Tea Caddy thumbnail 1
Tea Caddy thumbnail 2
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Not currently on display at the V&A

Tea Caddy

1780-1800 (made)
Artist/Maker
Place Of Origin

Wooden tea caddies have the greatest variety of decoration. They were popular from about 1780 to 1810. Most were square, oval or octagonal in shape. Often made in satinwood, harewood light coloured mahogany or walnut they were usually painted and occasionally combined with applied prints or engravings


object details
Categories
Object Type
Parts
This object consists of 2 parts.

  • Tea Caddy
  • Key
Materials and Techniques
Painted wood
Brief Description
Hexagonal, painted tea caddy. Painted with flowers and a with an oval print of figure holding a garland on the front..
Physical Description
Tea caddy, hexagonal, of white wood painted with sprays and bunches of flowers in colours; on the top and front are oval prints representing female figures.
Dimensions
  • Height: 11.4cm
  • Width: 15.2cm
  • Depth: 8.9cm
Credit line
Given by Thomas Sutton, Esq., in memory of his wife
Object history
This tea caddy was part of a large gift of tea caddies given by the collector Thomas Sutton in 1919. [R.P. 19/3782].
Historical context
Tea leaves were expensive, so were usually stored in lockable containers. Early tea containers were referred to as canisters, kept in locked boxes known as tea chests. Smaller wooden boxes with one or two fixed inner compartments for loose tea became popular from about 1780 onwards and by 1800 were generally known as tea caddies. The word 'caddy' is thought to derive from the Malay word for a measure of weight (kati ) equivalent to about half a kilogram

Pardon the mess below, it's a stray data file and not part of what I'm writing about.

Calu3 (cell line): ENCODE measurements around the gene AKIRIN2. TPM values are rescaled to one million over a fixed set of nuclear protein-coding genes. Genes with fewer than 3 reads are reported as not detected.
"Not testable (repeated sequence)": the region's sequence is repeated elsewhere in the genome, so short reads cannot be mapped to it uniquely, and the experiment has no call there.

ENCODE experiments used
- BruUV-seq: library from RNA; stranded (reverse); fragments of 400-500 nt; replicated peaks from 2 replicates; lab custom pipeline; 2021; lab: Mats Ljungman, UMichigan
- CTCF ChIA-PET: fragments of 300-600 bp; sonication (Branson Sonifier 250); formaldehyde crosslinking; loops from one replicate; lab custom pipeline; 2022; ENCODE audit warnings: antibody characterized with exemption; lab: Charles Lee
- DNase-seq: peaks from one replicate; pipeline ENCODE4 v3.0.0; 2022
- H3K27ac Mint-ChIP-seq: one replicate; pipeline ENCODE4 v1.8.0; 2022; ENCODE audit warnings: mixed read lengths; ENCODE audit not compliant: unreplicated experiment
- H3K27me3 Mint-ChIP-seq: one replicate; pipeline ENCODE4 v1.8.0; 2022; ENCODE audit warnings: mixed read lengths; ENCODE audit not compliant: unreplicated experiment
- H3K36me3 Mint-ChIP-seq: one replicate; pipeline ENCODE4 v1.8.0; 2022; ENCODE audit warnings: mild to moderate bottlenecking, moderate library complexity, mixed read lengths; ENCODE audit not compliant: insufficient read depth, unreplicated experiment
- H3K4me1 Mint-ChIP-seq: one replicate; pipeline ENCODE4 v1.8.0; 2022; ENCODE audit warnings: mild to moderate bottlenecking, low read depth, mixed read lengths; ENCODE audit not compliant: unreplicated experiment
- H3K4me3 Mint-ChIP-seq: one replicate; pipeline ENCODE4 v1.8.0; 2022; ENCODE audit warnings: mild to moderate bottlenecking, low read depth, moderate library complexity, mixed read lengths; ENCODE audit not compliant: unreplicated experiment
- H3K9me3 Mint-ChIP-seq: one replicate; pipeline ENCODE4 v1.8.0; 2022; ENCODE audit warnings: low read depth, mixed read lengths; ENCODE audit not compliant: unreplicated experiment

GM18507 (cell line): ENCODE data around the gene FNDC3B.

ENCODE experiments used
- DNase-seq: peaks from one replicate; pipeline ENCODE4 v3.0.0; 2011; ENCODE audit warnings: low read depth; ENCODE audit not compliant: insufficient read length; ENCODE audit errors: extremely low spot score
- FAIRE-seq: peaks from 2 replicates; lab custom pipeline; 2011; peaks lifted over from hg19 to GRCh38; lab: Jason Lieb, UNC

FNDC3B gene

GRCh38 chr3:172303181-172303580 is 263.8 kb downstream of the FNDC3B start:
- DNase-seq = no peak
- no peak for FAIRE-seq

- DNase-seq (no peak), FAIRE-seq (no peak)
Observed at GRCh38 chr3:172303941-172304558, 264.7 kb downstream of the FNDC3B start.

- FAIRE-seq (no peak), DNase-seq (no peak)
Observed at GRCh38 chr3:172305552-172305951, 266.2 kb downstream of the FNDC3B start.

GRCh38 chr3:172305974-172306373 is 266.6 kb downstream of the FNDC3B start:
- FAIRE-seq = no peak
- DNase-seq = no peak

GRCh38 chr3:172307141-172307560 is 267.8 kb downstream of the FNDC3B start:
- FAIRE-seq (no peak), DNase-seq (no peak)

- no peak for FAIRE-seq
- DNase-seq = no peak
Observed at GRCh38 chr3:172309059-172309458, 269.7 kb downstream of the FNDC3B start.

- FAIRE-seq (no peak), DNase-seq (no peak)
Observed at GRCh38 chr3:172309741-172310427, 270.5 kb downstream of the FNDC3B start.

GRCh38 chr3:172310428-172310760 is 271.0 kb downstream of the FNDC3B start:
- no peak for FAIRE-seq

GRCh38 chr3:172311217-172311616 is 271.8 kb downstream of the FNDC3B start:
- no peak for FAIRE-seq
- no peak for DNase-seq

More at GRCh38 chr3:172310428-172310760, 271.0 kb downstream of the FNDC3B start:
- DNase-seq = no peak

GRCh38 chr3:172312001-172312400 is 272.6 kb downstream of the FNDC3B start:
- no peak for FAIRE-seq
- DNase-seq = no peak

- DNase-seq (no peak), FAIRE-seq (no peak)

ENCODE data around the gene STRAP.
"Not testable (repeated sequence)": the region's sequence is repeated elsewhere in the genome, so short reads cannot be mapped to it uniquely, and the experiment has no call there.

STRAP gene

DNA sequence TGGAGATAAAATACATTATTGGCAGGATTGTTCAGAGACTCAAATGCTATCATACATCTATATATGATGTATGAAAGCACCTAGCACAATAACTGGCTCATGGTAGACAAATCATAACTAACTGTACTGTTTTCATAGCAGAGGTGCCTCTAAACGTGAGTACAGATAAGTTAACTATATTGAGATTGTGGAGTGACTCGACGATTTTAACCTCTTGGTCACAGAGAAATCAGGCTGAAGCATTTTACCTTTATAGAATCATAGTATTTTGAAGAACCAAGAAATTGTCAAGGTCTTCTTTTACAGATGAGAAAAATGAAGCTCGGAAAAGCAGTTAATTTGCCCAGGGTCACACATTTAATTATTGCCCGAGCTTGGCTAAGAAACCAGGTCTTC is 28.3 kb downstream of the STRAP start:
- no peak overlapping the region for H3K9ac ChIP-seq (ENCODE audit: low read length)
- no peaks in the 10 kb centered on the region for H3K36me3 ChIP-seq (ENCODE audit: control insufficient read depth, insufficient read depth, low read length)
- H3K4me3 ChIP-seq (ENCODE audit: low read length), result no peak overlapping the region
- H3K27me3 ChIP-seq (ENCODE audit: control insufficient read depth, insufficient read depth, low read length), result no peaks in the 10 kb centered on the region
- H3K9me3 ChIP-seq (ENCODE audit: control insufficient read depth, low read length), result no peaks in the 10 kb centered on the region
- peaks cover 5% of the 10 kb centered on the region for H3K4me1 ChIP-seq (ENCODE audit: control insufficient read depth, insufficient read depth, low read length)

Subject depicted
Summary
Wooden tea caddies have the greatest variety of decoration. They were popular from about 1780 to 1810. Most were square, oval or octagonal in shape. Often made in satinwood, harewood light coloured mahogany or walnut they were usually painted and occasionally combined with applied prints or engravings
Collection
Accession Number
W.82:1-1919

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record createdJune 24, 2009
Record URL